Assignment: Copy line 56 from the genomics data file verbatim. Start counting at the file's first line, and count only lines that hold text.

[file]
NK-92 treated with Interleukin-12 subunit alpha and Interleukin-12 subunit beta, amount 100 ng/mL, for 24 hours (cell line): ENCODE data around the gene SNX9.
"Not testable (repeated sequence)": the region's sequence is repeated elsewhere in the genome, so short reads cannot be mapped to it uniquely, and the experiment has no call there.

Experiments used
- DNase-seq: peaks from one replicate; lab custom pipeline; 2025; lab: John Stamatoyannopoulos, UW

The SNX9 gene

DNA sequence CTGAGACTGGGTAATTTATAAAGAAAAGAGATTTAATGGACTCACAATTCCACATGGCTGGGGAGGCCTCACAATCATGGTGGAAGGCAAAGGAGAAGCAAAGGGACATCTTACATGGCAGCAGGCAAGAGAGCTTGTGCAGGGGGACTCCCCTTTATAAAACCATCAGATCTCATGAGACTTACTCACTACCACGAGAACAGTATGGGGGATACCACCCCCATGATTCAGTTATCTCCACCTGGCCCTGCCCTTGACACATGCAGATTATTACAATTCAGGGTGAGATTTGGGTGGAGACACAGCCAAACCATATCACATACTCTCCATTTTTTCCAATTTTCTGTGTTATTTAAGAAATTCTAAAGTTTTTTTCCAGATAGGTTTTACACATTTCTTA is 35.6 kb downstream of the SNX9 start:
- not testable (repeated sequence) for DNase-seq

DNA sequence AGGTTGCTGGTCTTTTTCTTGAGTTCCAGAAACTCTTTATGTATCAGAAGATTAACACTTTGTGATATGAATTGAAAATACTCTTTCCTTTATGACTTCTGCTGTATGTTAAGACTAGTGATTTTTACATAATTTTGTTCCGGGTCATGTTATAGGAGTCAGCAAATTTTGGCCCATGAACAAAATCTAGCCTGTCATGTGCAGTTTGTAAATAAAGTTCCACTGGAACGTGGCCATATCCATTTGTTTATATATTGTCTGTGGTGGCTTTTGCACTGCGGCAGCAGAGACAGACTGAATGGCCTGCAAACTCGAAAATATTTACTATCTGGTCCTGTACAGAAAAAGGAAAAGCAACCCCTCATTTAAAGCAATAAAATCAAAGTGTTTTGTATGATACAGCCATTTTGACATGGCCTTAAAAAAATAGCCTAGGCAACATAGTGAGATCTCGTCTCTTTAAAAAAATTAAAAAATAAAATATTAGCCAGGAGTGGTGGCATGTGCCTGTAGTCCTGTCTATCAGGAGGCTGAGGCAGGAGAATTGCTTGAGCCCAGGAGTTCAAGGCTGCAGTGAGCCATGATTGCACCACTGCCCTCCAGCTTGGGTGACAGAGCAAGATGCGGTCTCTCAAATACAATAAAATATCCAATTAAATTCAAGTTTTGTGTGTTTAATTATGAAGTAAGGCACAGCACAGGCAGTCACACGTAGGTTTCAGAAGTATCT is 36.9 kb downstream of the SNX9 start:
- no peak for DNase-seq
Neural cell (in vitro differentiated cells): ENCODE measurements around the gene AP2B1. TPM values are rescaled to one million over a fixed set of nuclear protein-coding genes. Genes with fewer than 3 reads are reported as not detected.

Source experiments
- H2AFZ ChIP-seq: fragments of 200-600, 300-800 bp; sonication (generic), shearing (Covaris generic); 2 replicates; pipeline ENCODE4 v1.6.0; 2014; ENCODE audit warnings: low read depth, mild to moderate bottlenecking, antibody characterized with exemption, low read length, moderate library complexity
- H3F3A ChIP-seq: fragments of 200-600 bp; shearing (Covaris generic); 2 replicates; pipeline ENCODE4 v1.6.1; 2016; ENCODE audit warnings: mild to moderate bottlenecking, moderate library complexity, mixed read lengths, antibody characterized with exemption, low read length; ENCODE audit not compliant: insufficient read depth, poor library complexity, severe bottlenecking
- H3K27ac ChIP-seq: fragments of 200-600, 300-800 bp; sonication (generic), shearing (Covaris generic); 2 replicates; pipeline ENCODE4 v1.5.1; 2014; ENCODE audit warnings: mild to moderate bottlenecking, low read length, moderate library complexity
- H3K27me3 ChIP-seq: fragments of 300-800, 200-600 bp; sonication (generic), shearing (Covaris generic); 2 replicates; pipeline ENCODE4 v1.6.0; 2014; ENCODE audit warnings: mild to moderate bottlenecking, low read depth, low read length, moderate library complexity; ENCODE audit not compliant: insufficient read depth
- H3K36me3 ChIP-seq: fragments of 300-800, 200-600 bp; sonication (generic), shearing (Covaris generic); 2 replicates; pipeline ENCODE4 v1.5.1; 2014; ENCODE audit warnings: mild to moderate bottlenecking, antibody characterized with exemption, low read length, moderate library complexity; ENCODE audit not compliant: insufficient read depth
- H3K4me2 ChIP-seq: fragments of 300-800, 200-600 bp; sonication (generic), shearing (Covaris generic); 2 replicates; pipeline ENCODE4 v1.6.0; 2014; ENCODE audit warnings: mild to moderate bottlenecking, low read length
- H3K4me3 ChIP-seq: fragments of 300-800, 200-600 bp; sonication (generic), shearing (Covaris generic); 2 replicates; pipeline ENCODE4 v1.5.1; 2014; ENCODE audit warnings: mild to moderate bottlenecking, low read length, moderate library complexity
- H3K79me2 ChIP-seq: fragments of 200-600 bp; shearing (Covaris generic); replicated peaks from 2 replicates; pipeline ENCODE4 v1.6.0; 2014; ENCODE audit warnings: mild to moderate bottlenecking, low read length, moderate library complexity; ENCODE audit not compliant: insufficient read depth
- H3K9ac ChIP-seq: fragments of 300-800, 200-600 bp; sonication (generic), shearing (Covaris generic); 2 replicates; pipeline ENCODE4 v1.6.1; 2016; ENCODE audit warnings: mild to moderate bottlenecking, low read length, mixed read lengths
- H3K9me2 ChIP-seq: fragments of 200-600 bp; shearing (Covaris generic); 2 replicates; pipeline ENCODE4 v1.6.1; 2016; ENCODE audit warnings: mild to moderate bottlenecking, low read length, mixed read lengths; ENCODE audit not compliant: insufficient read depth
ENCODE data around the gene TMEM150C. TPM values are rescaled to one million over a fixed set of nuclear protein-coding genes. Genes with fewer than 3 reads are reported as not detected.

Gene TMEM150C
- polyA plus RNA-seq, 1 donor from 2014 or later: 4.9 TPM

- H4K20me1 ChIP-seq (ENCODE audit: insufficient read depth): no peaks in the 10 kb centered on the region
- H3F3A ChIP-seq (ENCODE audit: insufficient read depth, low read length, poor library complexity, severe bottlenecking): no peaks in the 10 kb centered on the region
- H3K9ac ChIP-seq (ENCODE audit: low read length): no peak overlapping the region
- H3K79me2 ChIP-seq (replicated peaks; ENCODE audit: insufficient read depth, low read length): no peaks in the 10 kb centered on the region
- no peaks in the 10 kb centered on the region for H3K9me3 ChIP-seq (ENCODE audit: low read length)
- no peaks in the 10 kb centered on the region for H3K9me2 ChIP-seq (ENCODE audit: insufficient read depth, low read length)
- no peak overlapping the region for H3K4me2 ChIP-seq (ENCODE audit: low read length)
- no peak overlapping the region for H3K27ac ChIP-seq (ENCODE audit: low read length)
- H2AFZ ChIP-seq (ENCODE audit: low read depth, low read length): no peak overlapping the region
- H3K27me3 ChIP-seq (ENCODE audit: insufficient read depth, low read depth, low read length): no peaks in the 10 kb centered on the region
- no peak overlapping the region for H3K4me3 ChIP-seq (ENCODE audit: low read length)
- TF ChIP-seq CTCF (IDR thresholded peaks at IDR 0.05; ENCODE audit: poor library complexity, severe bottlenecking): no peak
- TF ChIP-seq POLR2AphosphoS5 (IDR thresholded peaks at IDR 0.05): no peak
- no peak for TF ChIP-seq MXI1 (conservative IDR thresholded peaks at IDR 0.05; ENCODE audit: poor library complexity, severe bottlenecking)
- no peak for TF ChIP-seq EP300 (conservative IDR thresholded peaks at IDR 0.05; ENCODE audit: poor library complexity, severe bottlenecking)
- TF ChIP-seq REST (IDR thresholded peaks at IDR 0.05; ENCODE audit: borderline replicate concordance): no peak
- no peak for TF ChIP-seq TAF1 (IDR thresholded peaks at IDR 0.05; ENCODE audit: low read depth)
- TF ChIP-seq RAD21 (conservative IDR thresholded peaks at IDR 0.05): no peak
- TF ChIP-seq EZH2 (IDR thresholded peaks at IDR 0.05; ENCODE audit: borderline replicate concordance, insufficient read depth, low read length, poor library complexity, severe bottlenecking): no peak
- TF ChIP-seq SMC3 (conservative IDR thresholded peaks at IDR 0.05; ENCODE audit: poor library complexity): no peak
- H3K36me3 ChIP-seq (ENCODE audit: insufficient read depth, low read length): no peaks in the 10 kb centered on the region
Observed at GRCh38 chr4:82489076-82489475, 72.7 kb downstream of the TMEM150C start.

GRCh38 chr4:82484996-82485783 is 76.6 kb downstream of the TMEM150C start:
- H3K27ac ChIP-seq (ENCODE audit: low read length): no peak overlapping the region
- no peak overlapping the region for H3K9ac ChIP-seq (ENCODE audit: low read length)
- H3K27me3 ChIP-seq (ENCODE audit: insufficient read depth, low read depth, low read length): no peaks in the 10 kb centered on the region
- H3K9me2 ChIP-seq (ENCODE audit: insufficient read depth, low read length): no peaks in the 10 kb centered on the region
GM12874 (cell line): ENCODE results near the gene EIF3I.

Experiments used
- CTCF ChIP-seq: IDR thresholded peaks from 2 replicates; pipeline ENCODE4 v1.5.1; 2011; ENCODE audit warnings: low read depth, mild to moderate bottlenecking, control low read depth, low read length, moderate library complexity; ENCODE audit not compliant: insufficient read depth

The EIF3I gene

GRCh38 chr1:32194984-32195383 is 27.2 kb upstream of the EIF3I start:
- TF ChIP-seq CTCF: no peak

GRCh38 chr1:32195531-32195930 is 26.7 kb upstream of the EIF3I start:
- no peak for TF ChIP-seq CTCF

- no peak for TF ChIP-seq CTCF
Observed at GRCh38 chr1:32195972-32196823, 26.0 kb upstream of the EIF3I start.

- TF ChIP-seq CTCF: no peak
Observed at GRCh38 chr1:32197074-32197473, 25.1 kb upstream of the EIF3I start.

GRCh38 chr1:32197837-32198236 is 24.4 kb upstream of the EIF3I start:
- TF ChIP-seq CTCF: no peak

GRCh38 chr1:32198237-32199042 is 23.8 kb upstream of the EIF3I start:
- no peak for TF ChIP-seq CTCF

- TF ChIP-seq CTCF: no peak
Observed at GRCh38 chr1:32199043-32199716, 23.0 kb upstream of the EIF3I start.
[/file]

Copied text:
GRCh38 chr1:32194984-32195383 is 27.2 kb upstream of the EIF3I start: